As a developer and a disgruntled contractor jockey for control over a stalled West End condo project that had been scheduled for foreclosure tomorrow, a trio of would-be residents have looked to the bankruptcy court to try to secure their interests.
Three buyers of condos at the long-delayed Tiber development at Libbie and Guthrie avenues filed an involuntary bankruptcy petition last week to try to force the project’s development entity, Tiber Partners LLC, into Chapter 7 bankruptcy.
The buyers listed as petitioners on the filing are Willis and Mary Blackwood, Clemens and Marjorie Bribitzer, and Wilson and Barbara Merchant, who all live in the Richmond area. Their claims are listed as relating to prepayment on condo units for a total of $480,000. David Browne of Spiro & Browne in Richmond is representing the petitioners.
According to Browne, all buyers on Tiber’s units had to pay what was called a customization fee that was 20 percent of the price of each condo, which ranged in price from $575,000 to $1.2 million. He said the customization fees that were paid to Tiber Partners add up to $1.9 million. Browne said while smaller earnest money deposits have been kept in escrow, the money for customization doesn’t have that protection.
The filing could serve several purposes as it relates to the Tiber. First, it puts a hold on the pending foreclosure auction on the Tiber property, which is set for tomorrow on the steps of the Richmond Circuit Court.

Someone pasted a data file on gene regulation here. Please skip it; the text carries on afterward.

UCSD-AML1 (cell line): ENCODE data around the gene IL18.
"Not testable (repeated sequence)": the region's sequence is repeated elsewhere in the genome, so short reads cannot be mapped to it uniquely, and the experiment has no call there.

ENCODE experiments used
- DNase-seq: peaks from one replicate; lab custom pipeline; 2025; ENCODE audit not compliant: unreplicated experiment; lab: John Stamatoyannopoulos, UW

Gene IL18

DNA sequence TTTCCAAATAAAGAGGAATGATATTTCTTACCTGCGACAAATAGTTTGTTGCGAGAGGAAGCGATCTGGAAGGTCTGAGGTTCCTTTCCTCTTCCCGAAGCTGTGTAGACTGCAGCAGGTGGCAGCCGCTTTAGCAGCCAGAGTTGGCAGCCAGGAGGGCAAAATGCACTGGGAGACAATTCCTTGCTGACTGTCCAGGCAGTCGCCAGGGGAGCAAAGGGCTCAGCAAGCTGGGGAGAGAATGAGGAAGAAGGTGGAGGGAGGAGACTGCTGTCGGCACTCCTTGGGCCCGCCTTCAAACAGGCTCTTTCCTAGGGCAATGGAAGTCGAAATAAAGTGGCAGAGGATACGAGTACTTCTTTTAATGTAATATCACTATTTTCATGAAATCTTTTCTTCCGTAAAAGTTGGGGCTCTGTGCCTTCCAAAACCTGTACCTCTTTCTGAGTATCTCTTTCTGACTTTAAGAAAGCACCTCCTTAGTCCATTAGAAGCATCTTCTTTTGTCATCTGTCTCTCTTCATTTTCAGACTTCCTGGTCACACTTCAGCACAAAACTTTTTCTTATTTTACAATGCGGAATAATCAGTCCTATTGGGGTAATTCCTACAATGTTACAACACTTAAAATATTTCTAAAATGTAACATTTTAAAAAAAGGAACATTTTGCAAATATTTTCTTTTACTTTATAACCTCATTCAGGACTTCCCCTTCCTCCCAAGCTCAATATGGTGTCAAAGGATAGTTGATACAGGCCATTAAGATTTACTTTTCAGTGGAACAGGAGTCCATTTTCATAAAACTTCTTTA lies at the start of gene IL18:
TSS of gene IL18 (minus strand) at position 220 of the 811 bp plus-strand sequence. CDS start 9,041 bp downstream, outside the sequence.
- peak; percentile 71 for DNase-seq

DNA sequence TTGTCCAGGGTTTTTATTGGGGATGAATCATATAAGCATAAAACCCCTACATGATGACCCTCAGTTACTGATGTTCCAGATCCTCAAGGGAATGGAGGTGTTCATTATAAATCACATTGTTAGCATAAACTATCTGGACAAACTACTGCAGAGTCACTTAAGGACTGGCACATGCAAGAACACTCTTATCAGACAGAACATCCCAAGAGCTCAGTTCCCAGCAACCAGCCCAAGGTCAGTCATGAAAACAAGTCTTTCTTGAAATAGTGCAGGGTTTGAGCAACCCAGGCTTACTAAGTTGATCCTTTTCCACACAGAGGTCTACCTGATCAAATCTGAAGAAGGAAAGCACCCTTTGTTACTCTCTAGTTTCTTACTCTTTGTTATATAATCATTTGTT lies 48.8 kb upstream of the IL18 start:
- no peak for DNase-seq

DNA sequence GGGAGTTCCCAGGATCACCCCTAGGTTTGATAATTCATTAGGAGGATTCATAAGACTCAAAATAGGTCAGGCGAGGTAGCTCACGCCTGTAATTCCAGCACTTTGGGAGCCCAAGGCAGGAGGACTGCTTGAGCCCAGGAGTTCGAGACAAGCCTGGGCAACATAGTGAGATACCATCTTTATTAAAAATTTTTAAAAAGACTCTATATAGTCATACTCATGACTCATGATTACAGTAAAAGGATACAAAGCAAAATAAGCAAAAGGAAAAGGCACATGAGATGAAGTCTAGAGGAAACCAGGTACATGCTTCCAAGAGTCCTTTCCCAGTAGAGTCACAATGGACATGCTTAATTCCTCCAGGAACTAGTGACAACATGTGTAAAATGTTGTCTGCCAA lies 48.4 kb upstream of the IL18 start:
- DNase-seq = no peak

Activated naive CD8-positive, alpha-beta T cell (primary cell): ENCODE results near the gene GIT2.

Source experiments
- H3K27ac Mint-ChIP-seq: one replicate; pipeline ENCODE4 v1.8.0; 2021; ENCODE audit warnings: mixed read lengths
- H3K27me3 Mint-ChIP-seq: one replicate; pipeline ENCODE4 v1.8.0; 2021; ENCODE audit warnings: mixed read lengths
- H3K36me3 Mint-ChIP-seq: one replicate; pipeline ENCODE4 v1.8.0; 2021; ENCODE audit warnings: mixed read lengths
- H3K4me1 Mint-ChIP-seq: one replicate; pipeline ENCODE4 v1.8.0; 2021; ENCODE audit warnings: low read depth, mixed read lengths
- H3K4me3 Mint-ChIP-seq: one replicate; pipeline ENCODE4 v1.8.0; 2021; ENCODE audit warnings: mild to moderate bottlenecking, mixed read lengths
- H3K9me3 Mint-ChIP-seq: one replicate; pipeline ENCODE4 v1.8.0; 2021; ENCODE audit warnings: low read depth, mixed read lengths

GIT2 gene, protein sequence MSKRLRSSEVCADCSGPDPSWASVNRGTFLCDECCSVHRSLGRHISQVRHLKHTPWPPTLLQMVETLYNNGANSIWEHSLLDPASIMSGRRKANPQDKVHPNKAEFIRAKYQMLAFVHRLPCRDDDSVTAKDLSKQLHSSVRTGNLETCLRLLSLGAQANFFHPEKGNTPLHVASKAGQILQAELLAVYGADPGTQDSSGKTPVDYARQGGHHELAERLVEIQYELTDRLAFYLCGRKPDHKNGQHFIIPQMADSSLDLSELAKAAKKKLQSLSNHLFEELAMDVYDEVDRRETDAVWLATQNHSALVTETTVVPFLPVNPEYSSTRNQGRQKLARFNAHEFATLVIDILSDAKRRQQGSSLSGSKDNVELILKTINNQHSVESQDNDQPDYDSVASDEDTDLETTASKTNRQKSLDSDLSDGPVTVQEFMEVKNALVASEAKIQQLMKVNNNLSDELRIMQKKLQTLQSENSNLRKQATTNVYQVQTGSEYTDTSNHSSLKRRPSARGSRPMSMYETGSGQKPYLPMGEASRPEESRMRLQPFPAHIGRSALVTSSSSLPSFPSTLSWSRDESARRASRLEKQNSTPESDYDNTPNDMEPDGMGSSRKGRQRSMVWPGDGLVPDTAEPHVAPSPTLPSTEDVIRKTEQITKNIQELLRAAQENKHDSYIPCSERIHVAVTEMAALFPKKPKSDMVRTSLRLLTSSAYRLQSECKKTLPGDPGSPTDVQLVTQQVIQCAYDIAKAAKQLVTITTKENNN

It would also preserve the other assets of Tiber Parnters LLC, including any cash remaining after the buyers put down their various deposits.
Sands Anderson attorney Roy Terry, who specializes in bankruptcy and creditors’ rights case, said a filing of this kind is usually rooted in “a basic desire for transparency.”
“Quite often there is concern about what is going on with the alleged debtor and a desire to have someone else in control,” Terry said. “Bankruptcy is a great leveling device to make sure all creditors are treated equally.”
In an involuntary bankruptcy case, the debtor has the opportunity to respond to the claim and to call for its dismissal or accept the petition. A judge will ultimately make the final call. If Tiber Partners doesn’t file a response of any sort within 21 days of the initial filing, it would automatically go into chapter 7.
The filing is the latest twist in the story of the embattled high-end development. John George, Scott Boyers, Jennifer Fergusson and Berkeley Fergusson formed Tiber Partners LLC in 2012 to build the 15-unit development. Nine of the units sold before George’s contracting firm, John K. George & Co., broke ground on the project in 2013.
But the project has sat idle in recent months as a dispute between George and the other partners resulted in a lawsuit in Richmond Circuit Court. George accuses his partners of wrongfully terminating his firm from the construction job, while the other Tiber partners countered that George was incapable of completing the job.
Boyers, reached by email, declined to comment.
Courtney Paulk of Hirschler Fleischer represents Libbie Guthrie.
“It is unfortunate if this delays the completion of the Tiber,” she said in an email.